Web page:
Seeing Red in Hungary | The Secrets of the Sludge, Dragoman, Gyorgy , The New York Times, (2010)

The Opinion Pages


A Hungarian soldier, wearing protective gear, cleans a house flooded by toxic mud in Devecser, Hungary, Thursday, Oct. 7, 2010. (AP Photo/Bela Szandelszky)

Red tire marks line the roads leading up to the extinct Somlo volcano, home to Hungary’s smallest wine region and only a few miles from the worst environmental disaster in the country’s history.

It has been almost two weeks since a concrete dam holding back millions of gallons of toxic sludge burst, sweeping two villages along with it and killing nine people. The fields are still red, eerily outlined in chalky white — the gypsum that emergency crews used to try to neutralize the caustic grime...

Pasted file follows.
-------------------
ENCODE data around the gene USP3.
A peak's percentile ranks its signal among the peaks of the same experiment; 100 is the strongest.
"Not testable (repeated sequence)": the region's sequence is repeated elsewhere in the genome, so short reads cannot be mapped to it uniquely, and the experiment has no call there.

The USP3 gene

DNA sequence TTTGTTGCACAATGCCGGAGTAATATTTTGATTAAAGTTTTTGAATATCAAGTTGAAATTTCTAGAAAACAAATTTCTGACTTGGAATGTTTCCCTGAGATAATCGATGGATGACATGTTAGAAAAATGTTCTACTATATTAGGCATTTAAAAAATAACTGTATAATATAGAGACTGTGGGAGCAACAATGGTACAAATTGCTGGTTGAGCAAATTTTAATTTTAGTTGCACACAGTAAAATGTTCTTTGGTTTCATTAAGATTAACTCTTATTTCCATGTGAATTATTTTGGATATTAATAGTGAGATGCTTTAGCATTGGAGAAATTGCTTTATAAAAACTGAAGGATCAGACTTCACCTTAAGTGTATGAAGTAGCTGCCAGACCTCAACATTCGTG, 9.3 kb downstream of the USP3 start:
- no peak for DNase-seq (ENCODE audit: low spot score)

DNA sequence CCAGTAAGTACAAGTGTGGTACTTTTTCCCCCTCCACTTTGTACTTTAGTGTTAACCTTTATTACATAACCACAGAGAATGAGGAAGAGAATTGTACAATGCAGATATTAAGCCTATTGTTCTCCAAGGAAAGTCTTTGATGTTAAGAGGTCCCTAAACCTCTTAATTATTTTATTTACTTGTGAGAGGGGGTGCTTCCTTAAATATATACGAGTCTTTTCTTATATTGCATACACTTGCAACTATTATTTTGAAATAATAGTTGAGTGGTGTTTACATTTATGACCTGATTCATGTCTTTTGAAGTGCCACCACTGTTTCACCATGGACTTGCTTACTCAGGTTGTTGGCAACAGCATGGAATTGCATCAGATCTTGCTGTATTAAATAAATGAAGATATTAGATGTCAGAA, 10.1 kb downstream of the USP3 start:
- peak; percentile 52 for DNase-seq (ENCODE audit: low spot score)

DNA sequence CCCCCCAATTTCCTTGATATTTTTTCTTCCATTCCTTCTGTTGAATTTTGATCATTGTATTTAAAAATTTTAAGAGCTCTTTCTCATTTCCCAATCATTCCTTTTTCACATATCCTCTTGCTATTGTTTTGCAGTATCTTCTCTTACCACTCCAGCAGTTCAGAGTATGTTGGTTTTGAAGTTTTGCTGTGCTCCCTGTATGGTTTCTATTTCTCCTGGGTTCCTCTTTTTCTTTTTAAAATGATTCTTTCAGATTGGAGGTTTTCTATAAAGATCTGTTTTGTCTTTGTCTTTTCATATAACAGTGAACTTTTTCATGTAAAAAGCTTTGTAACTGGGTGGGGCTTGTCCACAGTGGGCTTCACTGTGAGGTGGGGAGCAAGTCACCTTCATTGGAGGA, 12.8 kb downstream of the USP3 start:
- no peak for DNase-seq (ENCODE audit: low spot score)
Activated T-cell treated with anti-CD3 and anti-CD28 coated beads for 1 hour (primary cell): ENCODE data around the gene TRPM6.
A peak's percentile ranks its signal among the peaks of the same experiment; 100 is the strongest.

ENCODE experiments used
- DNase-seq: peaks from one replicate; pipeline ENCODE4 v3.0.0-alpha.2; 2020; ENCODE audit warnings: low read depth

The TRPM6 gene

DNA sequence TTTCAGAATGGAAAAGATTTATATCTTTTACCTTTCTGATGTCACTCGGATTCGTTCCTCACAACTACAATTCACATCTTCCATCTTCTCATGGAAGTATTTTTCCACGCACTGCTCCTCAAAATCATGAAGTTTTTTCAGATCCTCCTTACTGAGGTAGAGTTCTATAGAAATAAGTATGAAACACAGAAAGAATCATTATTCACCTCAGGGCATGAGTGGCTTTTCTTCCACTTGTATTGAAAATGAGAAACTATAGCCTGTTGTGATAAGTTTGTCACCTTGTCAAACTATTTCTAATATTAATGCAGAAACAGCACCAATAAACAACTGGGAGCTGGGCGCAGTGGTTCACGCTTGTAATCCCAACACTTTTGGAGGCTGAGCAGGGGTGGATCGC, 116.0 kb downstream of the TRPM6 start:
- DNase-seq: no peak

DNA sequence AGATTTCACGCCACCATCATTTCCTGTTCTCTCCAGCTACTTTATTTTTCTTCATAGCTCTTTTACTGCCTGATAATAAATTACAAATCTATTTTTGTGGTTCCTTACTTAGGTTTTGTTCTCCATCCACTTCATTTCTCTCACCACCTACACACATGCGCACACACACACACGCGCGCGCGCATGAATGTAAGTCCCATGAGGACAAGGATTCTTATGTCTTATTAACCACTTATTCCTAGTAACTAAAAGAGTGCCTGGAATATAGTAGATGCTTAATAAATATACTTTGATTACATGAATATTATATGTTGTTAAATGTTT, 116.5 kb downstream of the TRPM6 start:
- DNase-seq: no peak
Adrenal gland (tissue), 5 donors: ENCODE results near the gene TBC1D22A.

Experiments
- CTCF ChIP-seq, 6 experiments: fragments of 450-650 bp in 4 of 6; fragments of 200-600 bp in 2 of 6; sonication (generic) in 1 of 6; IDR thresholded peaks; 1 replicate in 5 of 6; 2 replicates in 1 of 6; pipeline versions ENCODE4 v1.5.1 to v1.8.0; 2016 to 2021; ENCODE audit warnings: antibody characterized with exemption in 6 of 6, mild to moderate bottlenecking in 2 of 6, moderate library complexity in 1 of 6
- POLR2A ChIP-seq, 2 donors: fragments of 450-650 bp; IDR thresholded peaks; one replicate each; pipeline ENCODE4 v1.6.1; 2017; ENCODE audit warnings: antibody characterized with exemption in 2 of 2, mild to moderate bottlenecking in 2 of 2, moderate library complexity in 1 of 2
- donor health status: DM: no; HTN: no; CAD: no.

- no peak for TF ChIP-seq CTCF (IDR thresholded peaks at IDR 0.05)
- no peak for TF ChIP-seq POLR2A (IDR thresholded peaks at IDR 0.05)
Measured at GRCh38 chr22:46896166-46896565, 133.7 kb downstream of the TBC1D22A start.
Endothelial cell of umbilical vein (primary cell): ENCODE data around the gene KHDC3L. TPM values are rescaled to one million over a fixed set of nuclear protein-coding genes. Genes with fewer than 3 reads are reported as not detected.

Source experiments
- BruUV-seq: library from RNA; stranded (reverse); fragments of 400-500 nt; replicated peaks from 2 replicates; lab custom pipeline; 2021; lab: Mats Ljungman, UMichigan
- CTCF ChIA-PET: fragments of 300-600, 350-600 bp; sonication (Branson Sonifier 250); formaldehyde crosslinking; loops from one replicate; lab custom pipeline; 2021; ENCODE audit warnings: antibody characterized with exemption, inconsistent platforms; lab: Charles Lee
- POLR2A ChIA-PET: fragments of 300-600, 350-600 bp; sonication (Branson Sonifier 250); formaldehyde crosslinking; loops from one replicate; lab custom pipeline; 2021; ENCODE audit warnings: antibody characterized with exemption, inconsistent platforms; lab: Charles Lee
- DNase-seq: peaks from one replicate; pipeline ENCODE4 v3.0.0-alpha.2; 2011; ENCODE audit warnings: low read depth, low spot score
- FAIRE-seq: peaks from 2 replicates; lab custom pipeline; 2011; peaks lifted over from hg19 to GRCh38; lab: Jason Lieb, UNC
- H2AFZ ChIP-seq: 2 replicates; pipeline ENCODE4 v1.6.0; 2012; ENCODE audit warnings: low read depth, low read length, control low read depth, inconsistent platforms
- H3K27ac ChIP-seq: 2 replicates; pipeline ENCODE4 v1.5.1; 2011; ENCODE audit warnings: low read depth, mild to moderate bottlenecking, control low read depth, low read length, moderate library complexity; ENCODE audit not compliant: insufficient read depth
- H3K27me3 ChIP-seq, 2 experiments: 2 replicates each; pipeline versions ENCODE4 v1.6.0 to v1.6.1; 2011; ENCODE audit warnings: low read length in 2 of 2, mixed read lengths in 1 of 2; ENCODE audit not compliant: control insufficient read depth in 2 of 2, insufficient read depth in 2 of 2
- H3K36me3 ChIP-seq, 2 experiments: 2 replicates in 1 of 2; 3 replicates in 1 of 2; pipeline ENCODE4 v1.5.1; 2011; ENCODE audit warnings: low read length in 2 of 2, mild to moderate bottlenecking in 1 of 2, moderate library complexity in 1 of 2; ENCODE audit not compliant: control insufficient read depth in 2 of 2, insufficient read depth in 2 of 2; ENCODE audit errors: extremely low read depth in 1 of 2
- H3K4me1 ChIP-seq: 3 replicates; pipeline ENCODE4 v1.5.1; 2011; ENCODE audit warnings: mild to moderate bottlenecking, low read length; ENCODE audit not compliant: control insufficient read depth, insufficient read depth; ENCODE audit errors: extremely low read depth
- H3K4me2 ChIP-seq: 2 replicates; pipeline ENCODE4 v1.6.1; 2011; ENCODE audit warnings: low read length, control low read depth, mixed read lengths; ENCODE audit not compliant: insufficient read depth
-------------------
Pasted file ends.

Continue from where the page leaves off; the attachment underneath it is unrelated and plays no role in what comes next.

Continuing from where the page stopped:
...What exactly is this sludge stored in reservoirs across this part of Hungary by the hundreds of millions of cubic feet?

...The sinister sound of the sludge sloshing around the edge of the shovel blade lingers in the ear, and makes the initial lack of reliable information more painful.

Soon after the spill, the Hungarian Academy of Sciences declared that the red sludge was nontoxic. The chief executive of MAL went on camera to say it was a completely harmless substance, that it could simply be washed away with water.

They were quickly proved wrong. The first responders suffered severe burns; apparently no one warned them that the sludge had a pH of 13, as caustic as lye.

The gap between the official statements and the reality of people dying seemed to widen the crack in the wall. For many, it brought to mind the time, thought long past, when so much of life in Hungary was defined by rumors and lies, when everything was a game of pretend and make-believe.

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